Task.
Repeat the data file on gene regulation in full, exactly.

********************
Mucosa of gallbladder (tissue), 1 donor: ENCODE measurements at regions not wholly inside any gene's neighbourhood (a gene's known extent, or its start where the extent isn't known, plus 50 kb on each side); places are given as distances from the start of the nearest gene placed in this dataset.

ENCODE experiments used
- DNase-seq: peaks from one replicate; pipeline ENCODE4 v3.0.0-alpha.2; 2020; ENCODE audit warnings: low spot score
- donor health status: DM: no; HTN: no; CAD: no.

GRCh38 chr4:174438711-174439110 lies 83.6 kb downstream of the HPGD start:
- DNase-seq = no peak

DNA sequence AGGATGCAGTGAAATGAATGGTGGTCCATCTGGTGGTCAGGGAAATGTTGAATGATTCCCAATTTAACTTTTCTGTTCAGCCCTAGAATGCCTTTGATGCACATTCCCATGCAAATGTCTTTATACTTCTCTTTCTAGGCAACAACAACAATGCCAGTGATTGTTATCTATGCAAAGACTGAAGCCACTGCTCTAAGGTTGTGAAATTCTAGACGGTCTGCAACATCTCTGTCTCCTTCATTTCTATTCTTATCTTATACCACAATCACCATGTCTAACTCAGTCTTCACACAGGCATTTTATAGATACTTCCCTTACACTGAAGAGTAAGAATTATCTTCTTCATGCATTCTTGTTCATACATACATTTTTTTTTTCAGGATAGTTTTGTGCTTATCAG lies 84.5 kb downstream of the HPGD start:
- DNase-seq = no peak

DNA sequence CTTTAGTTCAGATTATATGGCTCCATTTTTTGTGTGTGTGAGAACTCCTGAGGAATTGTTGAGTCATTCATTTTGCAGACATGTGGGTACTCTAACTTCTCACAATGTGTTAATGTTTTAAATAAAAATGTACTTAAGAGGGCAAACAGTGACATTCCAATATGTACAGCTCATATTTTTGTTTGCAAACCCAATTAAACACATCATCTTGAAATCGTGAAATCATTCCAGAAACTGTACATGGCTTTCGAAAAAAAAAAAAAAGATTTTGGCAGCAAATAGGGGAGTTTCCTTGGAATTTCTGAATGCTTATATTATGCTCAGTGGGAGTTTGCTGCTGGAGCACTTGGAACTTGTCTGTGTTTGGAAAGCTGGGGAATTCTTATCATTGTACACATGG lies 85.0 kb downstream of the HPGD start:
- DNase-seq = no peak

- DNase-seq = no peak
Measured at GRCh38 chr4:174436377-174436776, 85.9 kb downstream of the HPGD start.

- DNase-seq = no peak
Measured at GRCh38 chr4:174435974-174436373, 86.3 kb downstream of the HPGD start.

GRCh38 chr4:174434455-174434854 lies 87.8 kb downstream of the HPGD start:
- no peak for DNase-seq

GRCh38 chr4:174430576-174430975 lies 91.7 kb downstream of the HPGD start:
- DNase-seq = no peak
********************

Mucosa of gallbladder (tissue), 1 donor: ENCODE measurements at regions not wholly inside any gene's neighbourhood (a gene's known extent, or its start where the extent isn't known, plus 50 kb on each side); places are given as distances from the start of the nearest gene placed in this dataset.

ENCODE experiments used
- DNase-seq: peaks from one replicate; pipeline ENCODE4 v3.0.0-alpha.2; 2020; ENCODE audit warnings: low spot score
- donor health status: DM: no; HTN: no; CAD: no.

GRCh38 chr4:174438711-174439110 lies 83.6 kb downstream of the HPGD start:
- DNase-seq = no peak

DNA sequence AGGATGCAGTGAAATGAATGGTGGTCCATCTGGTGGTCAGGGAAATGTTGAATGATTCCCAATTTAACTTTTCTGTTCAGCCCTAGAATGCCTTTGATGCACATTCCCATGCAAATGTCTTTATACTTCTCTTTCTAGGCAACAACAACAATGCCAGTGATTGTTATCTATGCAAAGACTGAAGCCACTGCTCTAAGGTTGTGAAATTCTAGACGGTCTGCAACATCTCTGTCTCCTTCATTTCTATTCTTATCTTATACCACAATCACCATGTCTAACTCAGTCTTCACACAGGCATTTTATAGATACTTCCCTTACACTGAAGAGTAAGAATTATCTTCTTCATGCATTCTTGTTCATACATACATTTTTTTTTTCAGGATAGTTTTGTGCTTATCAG lies 84.5 kb downstream of the HPGD start:
- DNase-seq = no peak

DNA sequence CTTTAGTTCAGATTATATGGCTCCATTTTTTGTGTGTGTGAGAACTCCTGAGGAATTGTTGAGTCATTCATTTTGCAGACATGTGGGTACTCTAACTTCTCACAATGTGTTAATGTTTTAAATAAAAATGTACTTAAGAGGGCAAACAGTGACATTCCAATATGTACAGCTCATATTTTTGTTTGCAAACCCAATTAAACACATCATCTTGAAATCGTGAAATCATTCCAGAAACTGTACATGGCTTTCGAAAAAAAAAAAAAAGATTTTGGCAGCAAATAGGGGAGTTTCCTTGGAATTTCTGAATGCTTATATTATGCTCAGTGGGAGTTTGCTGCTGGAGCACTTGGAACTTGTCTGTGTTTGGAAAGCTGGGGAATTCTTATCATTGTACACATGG lies 85.0 kb downstream of the HPGD start:
- DNase-seq = no peak

- DNase-seq = no peak
Measured at GRCh38 chr4:174436377-174436776, 85.9 kb downstream of the HPGD start.

- DNase-seq = no peak
Measured at GRCh38 chr4:174435974-174436373, 86.3 kb downstream of the HPGD start.

GRCh38 chr4:174434455-174434854 lies 87.8 kb downstream of the HPGD start:
- no peak for DNase-seq

GRCh38 chr4:174430576-174430975 lies 91.7 kb downstream of the HPGD start:
- DNase-seq = no peak